Demand for permission to use, grow and sell medical marijuana in Arkansas is low as the state reaches the halfway point for the application period. Arkansas Department of Finance and Administration spokesman Scott Hardin told The Associated Press Friday morning that the agency had received no applications to grow and distribute medical marijuana.

“We are not concerned, as we understand the applications require detailed and specific information that will take time to complete,” Hardin said earlier in the week. “Applicants are likely performing their due diligence to provide quality applications.”

Hardin said officials anticipate applications will start arriving closer to the Sept. 18 deadline. In June, Bill Rector, a Little Rock realtor and president of Renaissance Properties Limited, teamed with Rick Henderson, owner of a Little Rock tree trimming company called Apple Tree Service, to request a permit from the Pine Bluff Planning and Development Commission for a Pine Bluff growing center under their company, Newsouth Agriculture, LLC.

The permit was approved. Attempts to reach Rector and his business partner before the press deadline were unsuccessful. The facility would be one of five such facilities allowed under the Arkansas Medical Marijuana Board, which set the rules after Arkansas voters passed a constitutional amendment in November to legalize medical marijuana. The five facilities would operate as wholesale operations distributing to 32 medical marijuana dispensaries statewide.

Newsouth submitted to the city a permit on review request to operate a cultivation, production and sales facility for medical marijuana at 2404 South University Avenue. Rector estimated in June that he and his partner would spend $1.5 million to renovate the property.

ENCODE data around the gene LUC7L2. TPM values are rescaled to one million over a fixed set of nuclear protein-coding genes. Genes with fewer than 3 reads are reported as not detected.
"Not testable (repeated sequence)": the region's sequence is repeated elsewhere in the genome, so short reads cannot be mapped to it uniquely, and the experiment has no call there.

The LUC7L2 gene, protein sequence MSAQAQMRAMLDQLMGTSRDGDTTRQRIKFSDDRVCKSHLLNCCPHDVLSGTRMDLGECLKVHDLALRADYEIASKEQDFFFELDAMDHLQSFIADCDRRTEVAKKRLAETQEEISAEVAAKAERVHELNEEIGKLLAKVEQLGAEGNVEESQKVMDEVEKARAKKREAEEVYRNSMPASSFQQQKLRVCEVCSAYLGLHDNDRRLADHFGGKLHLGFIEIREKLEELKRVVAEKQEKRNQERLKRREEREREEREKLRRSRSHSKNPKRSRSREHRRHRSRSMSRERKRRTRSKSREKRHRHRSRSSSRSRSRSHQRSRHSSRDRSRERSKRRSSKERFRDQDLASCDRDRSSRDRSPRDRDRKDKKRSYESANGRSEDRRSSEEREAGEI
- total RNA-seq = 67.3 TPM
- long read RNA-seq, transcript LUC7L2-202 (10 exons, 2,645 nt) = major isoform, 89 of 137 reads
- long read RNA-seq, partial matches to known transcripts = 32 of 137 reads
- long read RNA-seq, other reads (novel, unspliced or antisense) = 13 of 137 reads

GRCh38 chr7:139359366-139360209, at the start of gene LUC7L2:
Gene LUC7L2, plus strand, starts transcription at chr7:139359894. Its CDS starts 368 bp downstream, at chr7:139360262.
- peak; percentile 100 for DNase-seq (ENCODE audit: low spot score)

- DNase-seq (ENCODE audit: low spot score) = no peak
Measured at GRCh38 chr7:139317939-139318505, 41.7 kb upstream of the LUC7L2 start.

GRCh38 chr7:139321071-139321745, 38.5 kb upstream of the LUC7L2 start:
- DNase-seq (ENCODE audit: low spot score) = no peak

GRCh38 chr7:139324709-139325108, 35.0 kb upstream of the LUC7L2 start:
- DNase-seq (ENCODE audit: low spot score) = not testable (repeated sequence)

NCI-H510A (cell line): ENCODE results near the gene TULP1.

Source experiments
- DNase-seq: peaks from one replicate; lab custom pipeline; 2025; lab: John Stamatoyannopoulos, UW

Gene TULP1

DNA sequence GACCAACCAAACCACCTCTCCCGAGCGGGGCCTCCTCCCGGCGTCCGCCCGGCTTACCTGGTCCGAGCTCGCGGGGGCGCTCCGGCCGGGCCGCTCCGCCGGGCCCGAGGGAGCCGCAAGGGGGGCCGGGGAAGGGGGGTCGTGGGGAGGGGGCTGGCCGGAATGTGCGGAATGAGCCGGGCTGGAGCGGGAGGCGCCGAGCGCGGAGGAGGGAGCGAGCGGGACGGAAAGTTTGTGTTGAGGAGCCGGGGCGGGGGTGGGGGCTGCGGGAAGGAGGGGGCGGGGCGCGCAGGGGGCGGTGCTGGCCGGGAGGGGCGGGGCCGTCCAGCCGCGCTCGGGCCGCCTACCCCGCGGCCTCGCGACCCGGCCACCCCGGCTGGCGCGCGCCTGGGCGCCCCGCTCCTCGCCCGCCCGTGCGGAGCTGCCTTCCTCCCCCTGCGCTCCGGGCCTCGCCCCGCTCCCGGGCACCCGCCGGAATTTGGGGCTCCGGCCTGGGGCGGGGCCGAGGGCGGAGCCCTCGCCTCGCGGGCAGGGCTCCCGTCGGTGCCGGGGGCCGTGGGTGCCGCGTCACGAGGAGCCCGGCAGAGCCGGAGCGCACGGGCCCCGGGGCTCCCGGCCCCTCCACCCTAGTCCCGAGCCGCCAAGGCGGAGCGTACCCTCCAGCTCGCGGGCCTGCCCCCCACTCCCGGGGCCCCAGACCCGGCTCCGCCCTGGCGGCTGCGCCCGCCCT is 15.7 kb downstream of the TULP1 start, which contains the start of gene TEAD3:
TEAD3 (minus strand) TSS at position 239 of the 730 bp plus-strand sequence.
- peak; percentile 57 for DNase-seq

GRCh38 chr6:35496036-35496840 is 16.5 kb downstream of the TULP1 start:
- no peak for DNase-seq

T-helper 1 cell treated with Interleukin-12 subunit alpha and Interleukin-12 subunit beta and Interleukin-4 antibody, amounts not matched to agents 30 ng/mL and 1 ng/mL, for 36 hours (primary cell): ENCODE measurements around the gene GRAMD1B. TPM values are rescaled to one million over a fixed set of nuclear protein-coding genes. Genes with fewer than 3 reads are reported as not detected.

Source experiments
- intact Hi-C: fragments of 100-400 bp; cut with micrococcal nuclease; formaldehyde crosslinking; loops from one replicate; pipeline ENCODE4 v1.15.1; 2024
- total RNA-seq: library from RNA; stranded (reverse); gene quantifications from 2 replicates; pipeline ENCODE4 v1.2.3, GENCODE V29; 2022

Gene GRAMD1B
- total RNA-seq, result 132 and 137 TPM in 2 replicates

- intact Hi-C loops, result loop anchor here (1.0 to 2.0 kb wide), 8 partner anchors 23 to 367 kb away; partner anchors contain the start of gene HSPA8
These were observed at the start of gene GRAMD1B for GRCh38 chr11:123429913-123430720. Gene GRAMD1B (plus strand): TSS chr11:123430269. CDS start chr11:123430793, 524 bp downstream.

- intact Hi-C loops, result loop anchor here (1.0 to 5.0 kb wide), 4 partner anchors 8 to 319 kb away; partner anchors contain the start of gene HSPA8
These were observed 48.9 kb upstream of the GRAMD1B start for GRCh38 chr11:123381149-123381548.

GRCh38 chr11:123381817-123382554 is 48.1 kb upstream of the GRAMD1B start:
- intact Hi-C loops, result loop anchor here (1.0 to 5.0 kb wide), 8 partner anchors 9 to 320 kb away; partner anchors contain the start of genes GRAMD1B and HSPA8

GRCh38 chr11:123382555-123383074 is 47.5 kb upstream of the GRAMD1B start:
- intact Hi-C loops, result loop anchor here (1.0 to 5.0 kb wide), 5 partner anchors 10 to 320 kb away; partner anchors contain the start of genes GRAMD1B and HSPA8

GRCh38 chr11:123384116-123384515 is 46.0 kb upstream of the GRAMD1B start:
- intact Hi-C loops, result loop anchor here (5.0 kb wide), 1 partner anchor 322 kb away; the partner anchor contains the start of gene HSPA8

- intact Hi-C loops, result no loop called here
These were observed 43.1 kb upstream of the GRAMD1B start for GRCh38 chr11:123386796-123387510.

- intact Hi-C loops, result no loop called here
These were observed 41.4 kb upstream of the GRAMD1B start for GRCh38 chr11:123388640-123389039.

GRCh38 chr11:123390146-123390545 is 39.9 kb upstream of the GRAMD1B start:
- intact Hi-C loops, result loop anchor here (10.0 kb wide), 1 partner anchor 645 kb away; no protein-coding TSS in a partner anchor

Rector assured the planning commission in June that the facility would meet strict policies for security mandated by the state, including perimeter fencing, lighting, surveillance cameras and 24-hour security. The marijuana would be grown in an indoor greenhouse, he said, and they plan to employ between 20 and 40 workers. They also plan to offer internships to UAPB chemistry and agriculture students.

“These are going to be good jobs, indoor jobs,” Rector said in June. “We'll hire everybody from agricultural workers to chemists. We're going to basically operate a laboratory.”

There are regulations that limit where greenhouses and distributors can operate. While setting up rules for licensing, legislators said growers must be at least 3,000 feet (900 meters) from churches, schools or daycares, while dispensaries must be 1,500 feet (450 meters) away. Those restrictions will make it difficult for some towns and small cities to have marijuana operations.

Cultivation facility and dispensary license applications will be scored and officials will award the permits based on merit. The department plans to award five cultivation licenses and 32 dispensary licenses. Despite the lack of submissions for licenses, there has been interest in using medical marijuana though that number is low. There have been 404 applications completed and approved from people seeking to use medical marijuana as of Tuesday, according to Department of Health spokeswoman Katie White.

Director of Health Communications Marisha DiCarlo told the AP that the agency had projected around 30,000 people would apply for medical marijuana cards.

“This number was based on population, types of qualifying conditions, and trends in other states,” DiCarlo said. “At this time, it is too early in the process to know if that number will be reached, since usable, legally obtained Arkansas marijuana is not yet available in the state.”

DiCarlo also said there are several documents applicants have to gather to complete their applications.

People who want to obtain an ID card must have a physician fill out a form certifying that they have a qualifying condition for medical marijuana use. There are 18 qualifying conditions, including intractable pain, cancer, severe nausea, seizures and post-traumatic stress disorder.

The ID cards, which cost $50 and must be renewed yearly, will be issued about 30 days before medical marijuana is available for legal purchase in the state.